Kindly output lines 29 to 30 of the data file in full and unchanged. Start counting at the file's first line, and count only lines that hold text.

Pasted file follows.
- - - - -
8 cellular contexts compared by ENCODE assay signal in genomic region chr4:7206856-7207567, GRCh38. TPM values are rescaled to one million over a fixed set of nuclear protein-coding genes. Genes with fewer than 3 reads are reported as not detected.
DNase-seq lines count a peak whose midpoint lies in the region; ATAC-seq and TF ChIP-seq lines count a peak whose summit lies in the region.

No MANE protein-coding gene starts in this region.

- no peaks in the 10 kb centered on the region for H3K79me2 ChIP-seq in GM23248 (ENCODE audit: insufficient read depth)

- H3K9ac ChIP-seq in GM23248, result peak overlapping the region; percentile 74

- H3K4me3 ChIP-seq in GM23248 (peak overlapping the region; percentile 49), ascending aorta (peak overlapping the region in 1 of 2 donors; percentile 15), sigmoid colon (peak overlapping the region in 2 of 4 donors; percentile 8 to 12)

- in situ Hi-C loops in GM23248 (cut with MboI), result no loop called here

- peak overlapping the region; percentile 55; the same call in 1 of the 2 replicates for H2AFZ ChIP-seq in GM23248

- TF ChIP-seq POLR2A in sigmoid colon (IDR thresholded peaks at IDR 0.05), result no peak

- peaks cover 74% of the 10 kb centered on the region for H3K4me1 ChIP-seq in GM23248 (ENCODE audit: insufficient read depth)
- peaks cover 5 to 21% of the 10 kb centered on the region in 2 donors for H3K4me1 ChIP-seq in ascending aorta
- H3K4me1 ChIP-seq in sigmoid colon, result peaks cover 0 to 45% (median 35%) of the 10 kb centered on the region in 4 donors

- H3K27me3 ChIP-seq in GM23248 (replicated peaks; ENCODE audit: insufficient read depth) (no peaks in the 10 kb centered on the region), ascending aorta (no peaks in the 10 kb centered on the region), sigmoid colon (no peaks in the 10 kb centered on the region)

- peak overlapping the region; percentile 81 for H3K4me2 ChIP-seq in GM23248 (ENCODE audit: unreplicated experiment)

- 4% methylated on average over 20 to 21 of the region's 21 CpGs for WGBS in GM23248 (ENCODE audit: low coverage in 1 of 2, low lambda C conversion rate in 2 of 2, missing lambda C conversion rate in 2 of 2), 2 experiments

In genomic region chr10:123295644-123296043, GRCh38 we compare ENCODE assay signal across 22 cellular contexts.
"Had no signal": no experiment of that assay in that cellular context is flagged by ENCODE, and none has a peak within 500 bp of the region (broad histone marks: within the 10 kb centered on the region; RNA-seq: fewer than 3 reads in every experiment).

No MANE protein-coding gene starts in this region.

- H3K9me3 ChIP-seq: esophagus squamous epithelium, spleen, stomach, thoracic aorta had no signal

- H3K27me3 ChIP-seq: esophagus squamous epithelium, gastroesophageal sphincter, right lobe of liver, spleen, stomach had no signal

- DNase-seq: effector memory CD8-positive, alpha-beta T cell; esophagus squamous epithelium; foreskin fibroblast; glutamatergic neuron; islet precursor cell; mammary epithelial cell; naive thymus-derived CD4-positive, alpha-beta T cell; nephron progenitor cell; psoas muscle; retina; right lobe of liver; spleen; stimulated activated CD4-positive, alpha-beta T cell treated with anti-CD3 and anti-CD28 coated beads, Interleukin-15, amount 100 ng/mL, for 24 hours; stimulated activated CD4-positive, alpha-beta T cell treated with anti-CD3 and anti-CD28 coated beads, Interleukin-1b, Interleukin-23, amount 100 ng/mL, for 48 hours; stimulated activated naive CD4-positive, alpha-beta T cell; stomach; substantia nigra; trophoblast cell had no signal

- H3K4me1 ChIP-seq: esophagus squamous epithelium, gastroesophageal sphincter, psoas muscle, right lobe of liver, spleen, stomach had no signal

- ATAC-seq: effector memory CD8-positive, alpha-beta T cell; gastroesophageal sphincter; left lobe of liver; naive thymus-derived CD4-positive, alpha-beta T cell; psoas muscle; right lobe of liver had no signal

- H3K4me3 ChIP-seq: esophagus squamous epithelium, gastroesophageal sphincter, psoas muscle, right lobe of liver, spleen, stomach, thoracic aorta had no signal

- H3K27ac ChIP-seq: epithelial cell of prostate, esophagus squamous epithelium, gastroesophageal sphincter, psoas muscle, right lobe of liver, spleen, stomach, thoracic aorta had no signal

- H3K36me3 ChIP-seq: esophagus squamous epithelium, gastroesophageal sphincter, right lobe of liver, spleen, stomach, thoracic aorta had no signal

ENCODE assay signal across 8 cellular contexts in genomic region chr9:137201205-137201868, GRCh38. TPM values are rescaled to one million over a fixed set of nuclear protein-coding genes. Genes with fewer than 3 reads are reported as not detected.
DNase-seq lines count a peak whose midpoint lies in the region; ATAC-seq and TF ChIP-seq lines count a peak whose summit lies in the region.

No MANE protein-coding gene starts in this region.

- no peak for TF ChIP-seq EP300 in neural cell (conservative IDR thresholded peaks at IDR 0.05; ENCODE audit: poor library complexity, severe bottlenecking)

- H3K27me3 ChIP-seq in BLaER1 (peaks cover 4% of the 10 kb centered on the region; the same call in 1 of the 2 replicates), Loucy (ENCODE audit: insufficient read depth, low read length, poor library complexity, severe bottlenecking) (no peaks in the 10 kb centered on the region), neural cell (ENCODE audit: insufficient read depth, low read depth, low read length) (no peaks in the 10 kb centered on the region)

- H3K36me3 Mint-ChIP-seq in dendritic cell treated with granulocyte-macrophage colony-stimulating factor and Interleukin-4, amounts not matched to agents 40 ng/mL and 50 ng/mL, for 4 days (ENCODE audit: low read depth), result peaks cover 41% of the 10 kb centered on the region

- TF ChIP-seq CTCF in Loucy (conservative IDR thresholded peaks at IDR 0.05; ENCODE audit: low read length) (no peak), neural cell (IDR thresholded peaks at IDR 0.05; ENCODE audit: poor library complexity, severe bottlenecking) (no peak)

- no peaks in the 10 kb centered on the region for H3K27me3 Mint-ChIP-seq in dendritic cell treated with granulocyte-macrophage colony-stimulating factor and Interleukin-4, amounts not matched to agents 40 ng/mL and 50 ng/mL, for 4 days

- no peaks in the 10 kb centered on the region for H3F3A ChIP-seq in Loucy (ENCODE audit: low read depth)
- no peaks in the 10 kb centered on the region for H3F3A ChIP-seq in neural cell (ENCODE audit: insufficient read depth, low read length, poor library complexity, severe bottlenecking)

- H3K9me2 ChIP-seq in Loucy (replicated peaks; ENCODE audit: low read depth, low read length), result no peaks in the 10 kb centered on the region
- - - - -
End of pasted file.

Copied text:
No MANE protein-coding gene starts in this region.

- no peak for TF ChIP-seq EP300 in neural cell (conservative IDR thresholded peaks at IDR 0.05; ENCODE audit: poor library complexity, severe bottlenecking)